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The "Trump travel ban(s)" (sometimes called the "Trump Muslim ban(s)") is the colloquial name for executive actions taken by Donald Trump as President of the United States in 2017.[1][2] The actions include two executive orders for restrictions on citizens of seven (first executive order) or six (second executive order) Muslim-majority countries, viz., Iran, Iraq, Libya, Somalia, Sudan, Syria, and Yemen[3]. A third action, done by a presidential proclamation, restricts entry to the U.S. by citizens of eight countries; six of these countries are predominantly Muslim.

Comments during 2016 presidential campaignEdit

On December 7, 2015, as a candidate for president, Donald Trump called for "a total and complete shutdown of Muslims entering the United States until our country's representatives can figure out what is going on."[4][5] His comments were condemned by several of his competitors for the Republican nomination, including Chris Christie, Jeb Bush, Marco Rubio, and Lindsey Graham, as well as by several Republican state party chairmen, civil rights activist Ibrahim Hooper of the Council on American-Islamic Relations (CAIR), and Democratic candidates for president Bernie Sanders and Martin O'Malley.[4][5]

Executive actionsEdit

In the days after the first executive order was issued, White House Press Secretary Sean Spicer objected to the characterization of the executive order as a "travel ban".[6] However, Trump himself referred to his actions as a "travel ban".[7] In early May 2017, Spicer was asked by a reporter "If this White House is no longer calling this a 'Muslim ban'...why does the president's website still explicitly call for ‘preventing Muslim immigration?'" After the question was asked, the text "DONALD J. TRUMP STATEMENT ON PREVENTING MUSLIM IMMIGRATION" was noted to have been removed from Trump's campaign website.[8]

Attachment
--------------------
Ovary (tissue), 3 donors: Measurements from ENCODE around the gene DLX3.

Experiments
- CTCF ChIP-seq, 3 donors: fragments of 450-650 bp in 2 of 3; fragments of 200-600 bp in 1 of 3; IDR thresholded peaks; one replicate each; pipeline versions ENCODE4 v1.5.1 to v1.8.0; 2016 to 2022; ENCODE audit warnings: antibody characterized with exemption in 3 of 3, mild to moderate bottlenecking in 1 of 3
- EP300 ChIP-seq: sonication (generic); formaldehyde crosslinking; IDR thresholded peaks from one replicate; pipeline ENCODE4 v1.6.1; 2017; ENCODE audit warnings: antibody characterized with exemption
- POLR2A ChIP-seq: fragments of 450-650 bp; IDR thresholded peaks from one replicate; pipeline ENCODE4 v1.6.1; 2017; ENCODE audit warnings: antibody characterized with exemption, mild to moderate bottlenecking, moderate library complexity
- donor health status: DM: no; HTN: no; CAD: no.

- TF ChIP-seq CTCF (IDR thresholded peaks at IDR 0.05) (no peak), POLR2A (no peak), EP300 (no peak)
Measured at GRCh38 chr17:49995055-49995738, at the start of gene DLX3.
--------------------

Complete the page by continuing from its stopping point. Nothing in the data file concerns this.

All three travel bans have been challenged in court.

ReferencesEdit

  1. ^ Almasy, Steve; Simon, Darran (March 30, 2017). "A timeline of President Trump's travel bans". CNN. Retrieved July 30, 2019.
  2. ^ Bier, David (December 14, 2017). "Trump's Muslim Ban is Working. Muslim Immigration Slumps". Newsweek. Retrieved July 30, 2019.
  3. ^ Executive Order 13769 of January 27, 2017: Protecting the Nation From Foreign Terrorist Entry Into the United States. Executive Office of the President. 82 FR 8977–8982. February 1, 2017.
  4. ^ a b Johnson, Jenna (December 7, 2015). "Trump calls for 'total and complete shutdown of Muslims entering the United States'". The Washington Post. Retrieved December 12, 2018.
  5. ^ a b Taylor, Jessica (December 7, 2015). "Trump Calls For 'Total And Complete Shutdown Of Muslims Entering' U.S." NPR. Retrieved December 12, 2018.
  6. ^ Fabian, Jordan (January 31, 2017). "Spicer: Trump executive order 'not a travel ban'". The Hill. Retrieved July 30, 2019.
  7. ^ Marcin, Tim (June 5, 2017). "A Travel Ban or Not? Donald Trump and Sean Spicer Don't always agree on how to describe Policy". Newsweek. Retrieved July 30, 2019.
  8. ^ Barbash, Fred (May 9, 2017). "Muslim ban language suddenly disappears from Trump campaign website after Spicer questioned". Washington Post. Retrieved July 30, 2019.